*Repair all leaks, which can cost tens of thousands of gallons a year. A leaky toilet alone can waste 200 gallons per day—and the leak is often invisible. To see if you have one, add food coloring to the tank water. You know there's a leak if colored water appears in the bowl.
February 10, 2006
February 09, 2006
The ingredients before my spark of genius (and before I cooked anything).
And the sky is blue and the mountains are out and the rain is not raining.
Stephanie had much more to say about the lunch. Here is the complete review of lunch. The opinions expressed here are not necessarily those of bodanzarama cuz none of what bugged her bugged me with the exception of the loud convo about connecting flights.
Chaco Canyon not all it's chalked up to be
By Stephanie Germani
I've eaten at holes in the wall that are better than Chaco Canyon Cafe (Hole in the Wall, Second Avenue, Binghamton, N.Y., vegan).
Right off the bat the cafe lacks presentation. If I wasn't dining with a friend I wouldn't have known where the restaurant was. And when we did find the door, I lost my appetite for a healthy vegan lunch because the cafe is located next to the Flying Apron Bakery whose scrumptous-looking baked goods are displayed next to Chaco Canyon's door.
But my appetite quickly came back when I had to listen to these two granola girls gab about their connecting flights between Brussels and Beirut. After 10 minutes I just wanted to get my grilled BBQ Seiten sandwich and split.
While I was waiting there there were other people to annoy me. There was the nerdy-looking bald guy who asked for another shot of wheatgrass. There was the hippie chick who worked there, read there and ate there - I guess a good sign. Then there was the chef, who ate chips while preparing my food and didn't wash his hands.
When my order finally came up it was delivered in a cute, eco-friendly looking box. The terra chips that came with my sandwich weren't what I expected. They were more like wholesome tortilla chips than the Terra brand chips sold in stores. Also, the coleslaw -- which wasn't your mayo drenched usual -- wasn't contained in the box. I would have like a little separation between the chips and slaw. My sandwich was good. The rye bread from Essential Baking Co. was awesome. The sprouts fresh. The barbecued seitan yummy. But the vegan mozzarella cheese was unnecessary. I got through half the sandwich before I figured out that was the cheese.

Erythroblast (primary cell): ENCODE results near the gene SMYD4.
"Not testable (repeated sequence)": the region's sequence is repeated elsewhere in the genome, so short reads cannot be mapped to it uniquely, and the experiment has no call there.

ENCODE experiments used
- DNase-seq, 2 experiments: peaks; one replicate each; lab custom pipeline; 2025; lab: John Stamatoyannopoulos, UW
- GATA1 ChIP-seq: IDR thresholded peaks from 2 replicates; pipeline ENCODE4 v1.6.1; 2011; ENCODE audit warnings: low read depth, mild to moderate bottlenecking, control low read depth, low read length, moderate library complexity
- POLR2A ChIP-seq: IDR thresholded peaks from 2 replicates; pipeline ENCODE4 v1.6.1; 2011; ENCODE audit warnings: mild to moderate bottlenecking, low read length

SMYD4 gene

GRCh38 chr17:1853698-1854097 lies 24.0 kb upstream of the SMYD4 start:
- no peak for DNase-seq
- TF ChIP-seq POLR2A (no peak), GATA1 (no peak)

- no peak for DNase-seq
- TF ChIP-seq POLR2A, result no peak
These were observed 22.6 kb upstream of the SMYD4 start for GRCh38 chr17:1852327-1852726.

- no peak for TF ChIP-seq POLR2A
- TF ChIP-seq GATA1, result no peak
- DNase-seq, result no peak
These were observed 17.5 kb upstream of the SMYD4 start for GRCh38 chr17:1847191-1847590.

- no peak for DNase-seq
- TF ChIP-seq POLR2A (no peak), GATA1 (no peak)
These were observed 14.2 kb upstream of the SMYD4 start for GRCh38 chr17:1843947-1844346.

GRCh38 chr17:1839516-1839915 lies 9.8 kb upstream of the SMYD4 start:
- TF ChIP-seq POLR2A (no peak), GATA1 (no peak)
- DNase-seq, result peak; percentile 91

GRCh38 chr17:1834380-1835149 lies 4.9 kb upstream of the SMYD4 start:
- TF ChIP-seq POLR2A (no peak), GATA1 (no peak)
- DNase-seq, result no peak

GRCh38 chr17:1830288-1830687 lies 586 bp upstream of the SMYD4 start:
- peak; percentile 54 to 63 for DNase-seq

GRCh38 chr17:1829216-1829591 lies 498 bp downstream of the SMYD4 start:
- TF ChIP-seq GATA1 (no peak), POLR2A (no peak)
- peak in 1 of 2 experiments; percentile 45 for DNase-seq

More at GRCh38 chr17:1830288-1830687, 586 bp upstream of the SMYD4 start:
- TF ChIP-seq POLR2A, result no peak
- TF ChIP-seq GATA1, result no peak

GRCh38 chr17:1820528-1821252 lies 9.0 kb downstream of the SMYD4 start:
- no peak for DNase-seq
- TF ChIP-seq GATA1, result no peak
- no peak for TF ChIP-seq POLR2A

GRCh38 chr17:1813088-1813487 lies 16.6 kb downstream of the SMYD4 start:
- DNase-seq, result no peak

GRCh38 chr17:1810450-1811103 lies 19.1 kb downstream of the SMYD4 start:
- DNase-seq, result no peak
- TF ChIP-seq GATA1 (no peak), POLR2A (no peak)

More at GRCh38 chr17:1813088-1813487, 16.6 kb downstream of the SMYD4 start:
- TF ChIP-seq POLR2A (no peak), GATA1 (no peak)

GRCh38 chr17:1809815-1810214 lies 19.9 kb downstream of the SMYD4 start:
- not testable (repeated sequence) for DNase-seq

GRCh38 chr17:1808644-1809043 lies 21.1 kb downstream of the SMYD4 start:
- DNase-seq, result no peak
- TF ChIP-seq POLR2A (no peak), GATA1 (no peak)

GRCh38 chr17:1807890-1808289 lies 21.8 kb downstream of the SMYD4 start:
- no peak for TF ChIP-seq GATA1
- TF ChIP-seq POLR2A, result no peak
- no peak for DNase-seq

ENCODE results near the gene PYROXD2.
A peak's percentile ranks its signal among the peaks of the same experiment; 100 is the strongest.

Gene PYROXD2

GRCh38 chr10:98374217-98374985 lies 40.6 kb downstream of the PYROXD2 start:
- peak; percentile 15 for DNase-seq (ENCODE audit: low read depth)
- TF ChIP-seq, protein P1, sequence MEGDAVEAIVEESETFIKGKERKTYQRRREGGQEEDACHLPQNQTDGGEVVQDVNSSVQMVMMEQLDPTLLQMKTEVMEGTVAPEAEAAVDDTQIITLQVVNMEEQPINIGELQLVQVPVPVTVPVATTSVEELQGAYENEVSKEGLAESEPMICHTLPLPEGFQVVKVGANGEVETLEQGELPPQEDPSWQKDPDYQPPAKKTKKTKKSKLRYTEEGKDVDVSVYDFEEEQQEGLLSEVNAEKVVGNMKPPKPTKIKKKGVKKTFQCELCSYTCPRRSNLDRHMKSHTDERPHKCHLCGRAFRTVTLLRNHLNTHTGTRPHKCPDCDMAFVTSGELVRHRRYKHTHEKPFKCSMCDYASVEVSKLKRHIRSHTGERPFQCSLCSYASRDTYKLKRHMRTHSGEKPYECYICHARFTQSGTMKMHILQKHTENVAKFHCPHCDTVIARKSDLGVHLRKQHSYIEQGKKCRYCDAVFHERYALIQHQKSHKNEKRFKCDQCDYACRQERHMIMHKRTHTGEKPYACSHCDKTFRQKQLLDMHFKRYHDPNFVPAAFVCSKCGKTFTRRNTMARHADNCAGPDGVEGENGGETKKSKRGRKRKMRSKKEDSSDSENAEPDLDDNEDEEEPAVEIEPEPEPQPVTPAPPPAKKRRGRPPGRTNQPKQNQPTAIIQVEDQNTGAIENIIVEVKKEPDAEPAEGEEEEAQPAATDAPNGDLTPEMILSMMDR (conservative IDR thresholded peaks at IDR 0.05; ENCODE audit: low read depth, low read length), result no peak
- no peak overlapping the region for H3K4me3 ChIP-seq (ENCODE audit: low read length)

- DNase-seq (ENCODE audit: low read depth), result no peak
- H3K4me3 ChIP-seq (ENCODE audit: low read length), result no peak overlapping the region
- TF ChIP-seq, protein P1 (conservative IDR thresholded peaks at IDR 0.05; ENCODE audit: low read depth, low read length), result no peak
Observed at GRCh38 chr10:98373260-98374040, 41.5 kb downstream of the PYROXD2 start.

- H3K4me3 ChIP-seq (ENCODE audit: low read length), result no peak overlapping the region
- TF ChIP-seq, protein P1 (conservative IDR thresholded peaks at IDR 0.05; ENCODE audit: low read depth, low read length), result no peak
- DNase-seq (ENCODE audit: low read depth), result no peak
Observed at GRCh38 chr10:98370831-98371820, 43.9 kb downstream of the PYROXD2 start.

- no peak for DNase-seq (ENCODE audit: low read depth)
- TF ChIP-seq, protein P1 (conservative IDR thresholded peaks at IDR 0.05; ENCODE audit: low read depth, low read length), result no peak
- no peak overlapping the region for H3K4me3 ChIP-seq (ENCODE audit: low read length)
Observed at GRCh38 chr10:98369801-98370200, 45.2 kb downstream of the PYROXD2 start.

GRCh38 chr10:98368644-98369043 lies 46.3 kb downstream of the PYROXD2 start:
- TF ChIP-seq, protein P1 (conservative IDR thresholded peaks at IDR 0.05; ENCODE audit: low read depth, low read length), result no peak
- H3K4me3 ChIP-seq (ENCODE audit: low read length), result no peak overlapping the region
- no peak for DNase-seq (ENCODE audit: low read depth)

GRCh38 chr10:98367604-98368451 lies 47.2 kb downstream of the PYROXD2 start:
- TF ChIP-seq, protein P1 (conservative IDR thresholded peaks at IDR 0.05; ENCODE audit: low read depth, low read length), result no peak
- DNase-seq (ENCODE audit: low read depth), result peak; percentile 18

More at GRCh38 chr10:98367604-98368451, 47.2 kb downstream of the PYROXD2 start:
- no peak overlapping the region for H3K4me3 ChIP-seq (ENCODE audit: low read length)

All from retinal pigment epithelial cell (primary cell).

So go to the Chaco Canyon Cafe, order a sandwich or one of the raw entrees they serve, run next door to the Flying Apron Bakery and get a scone, get your sandwich 10 minutes later and split.
Stephanie Germani is a staff writer for Bodanzarama.blogspot.com. She can be reached at imnotgivingyoumye-mail.com.
February 08, 2006
February 06, 2006
February 05, 2006
I miss being in the yard. The weather is particularly dreary this winter. I'm afraid to see what's going on in the yard anyway. Overgrown this and that and overwatered everything. Damage assessment will have to come soon. And soon it will be time to prepare the seeds and get some soiless mix and clean out the seedling trays and fire up the grow lights. Scary and exciting at the same time.
February 04, 2006